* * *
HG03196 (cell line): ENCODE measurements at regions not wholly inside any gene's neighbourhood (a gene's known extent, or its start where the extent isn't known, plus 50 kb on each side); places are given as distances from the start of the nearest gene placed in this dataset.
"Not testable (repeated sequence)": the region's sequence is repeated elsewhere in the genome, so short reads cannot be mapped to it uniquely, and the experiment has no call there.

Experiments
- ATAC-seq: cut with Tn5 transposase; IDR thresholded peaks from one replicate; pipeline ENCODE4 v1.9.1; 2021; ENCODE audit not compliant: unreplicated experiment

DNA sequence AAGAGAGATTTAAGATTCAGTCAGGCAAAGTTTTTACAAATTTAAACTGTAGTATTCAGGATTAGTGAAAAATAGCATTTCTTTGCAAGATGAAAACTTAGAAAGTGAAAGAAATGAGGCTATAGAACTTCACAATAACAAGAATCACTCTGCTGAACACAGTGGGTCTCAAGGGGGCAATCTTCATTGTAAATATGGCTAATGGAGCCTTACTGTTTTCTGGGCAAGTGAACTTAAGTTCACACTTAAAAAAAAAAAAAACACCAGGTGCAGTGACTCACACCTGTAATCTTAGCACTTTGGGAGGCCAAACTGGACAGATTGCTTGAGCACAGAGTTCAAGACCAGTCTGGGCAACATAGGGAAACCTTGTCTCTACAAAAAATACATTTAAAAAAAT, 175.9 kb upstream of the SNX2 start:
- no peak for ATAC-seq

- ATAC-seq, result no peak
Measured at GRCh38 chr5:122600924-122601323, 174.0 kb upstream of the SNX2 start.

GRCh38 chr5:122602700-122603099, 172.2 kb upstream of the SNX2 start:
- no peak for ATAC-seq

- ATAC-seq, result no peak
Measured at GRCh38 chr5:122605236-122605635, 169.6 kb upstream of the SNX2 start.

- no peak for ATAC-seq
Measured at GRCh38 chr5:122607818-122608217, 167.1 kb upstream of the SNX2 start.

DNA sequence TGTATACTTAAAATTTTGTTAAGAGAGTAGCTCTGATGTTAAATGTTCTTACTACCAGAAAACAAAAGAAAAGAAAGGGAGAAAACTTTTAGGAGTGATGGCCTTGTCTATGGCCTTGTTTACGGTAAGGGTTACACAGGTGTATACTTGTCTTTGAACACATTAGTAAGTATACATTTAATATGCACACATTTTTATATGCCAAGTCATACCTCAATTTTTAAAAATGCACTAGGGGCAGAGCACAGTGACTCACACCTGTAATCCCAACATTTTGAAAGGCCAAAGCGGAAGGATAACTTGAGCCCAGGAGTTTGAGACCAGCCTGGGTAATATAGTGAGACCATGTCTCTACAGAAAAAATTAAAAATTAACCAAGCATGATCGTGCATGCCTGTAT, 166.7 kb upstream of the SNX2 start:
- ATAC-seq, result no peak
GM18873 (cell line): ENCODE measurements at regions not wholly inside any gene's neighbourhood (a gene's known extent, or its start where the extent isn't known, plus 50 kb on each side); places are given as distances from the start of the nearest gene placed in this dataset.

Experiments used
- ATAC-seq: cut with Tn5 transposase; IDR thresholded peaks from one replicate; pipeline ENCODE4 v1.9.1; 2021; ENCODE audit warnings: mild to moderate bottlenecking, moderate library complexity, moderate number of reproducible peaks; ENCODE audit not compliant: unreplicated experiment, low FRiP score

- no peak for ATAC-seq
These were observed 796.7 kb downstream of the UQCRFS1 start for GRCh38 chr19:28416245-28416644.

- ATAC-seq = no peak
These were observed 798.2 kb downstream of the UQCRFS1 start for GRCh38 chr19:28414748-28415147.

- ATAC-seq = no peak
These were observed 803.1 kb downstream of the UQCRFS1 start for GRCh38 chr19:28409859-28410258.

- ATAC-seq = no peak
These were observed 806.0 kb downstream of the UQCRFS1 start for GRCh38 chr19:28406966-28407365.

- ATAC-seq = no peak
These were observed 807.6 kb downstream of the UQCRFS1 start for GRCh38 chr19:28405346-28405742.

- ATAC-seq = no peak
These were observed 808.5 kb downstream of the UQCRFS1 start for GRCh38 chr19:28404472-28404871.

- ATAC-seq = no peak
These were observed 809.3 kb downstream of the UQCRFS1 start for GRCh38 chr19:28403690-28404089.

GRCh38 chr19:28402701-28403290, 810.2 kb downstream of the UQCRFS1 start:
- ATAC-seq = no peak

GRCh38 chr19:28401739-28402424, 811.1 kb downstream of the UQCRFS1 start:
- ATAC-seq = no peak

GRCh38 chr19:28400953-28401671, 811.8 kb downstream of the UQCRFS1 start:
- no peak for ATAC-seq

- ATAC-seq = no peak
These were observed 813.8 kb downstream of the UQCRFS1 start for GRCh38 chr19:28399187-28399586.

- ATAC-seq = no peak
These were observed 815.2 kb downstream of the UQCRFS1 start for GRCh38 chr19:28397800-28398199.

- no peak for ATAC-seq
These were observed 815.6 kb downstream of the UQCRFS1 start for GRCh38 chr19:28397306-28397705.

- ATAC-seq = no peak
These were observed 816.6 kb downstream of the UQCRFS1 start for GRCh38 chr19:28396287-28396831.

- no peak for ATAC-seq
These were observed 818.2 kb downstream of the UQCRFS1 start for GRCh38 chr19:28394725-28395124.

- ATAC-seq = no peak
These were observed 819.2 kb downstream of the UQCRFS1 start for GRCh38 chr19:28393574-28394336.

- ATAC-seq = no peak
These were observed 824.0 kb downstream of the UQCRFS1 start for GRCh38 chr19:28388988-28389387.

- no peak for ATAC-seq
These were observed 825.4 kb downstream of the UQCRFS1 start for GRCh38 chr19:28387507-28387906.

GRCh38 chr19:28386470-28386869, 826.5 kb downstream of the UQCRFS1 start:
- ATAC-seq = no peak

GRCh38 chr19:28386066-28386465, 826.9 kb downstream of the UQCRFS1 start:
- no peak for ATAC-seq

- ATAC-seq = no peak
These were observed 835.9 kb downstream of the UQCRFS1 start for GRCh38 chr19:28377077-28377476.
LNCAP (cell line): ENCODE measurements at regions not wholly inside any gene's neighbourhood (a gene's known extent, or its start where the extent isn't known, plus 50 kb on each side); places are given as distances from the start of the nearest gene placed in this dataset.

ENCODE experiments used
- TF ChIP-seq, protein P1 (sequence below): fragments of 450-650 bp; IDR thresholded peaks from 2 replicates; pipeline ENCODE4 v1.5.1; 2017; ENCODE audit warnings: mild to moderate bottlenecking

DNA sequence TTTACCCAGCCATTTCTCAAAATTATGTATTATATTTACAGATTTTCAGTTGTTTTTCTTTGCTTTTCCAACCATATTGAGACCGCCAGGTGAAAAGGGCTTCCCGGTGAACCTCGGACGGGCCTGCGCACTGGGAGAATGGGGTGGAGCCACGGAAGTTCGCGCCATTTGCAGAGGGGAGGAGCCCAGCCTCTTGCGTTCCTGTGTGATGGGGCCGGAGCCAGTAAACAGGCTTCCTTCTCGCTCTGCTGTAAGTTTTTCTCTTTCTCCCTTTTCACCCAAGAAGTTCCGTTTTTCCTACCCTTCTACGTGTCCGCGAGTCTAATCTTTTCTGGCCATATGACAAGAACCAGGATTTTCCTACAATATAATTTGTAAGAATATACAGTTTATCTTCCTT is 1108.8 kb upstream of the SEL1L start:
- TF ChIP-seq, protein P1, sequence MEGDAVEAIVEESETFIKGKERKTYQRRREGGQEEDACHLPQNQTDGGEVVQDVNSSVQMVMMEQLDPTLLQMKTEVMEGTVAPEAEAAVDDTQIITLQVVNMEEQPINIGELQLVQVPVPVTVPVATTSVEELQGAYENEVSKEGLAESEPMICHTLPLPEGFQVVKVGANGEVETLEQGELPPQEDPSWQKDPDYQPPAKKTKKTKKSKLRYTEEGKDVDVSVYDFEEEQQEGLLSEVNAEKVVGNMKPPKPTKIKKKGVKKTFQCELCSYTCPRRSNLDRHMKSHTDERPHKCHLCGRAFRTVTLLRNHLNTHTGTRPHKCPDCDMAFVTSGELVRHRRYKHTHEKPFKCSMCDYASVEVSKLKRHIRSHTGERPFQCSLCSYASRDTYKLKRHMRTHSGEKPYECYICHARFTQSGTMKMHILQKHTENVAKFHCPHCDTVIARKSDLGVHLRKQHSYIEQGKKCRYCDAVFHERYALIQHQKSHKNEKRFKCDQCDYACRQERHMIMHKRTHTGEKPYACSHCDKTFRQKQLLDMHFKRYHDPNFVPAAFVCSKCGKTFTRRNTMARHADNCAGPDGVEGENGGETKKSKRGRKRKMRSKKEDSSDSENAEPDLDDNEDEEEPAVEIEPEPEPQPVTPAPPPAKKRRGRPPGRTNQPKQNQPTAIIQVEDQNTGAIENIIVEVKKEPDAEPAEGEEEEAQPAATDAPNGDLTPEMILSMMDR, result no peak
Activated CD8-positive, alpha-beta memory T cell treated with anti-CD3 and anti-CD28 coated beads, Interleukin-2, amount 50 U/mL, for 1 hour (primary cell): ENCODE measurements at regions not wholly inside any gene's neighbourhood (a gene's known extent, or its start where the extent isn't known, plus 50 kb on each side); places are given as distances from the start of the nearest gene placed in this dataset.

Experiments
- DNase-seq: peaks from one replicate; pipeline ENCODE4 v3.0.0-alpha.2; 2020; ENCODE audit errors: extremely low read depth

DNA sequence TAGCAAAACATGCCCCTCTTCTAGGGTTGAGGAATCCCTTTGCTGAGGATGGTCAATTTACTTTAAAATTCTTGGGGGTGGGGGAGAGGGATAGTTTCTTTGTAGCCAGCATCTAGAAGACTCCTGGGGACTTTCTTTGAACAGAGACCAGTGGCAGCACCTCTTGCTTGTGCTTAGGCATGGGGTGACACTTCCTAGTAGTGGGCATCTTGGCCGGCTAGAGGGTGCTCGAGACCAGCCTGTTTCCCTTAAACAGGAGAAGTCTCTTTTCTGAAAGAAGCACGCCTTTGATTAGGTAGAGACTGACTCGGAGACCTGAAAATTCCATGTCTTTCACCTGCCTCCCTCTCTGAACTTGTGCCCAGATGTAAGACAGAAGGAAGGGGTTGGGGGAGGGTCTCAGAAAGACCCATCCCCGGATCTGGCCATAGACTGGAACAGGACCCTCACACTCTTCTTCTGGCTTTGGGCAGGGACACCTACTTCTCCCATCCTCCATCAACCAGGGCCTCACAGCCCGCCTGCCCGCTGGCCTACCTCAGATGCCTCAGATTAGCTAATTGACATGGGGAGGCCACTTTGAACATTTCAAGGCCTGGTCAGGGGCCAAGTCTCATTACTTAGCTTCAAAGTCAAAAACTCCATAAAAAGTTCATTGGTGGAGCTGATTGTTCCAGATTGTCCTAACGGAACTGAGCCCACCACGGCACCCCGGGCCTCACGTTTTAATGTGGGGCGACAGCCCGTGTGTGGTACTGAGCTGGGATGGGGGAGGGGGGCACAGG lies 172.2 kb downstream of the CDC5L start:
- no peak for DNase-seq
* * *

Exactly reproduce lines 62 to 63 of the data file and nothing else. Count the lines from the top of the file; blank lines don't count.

LNCAP (cell line): ENCODE measurements at regions not wholly inside any gene's neighbourhood (a gene's known extent, or its start where the extent isn't known, plus 50 kb on each side); places are given as distances from the start of the nearest gene placed in this dataset.

ENCODE experiments used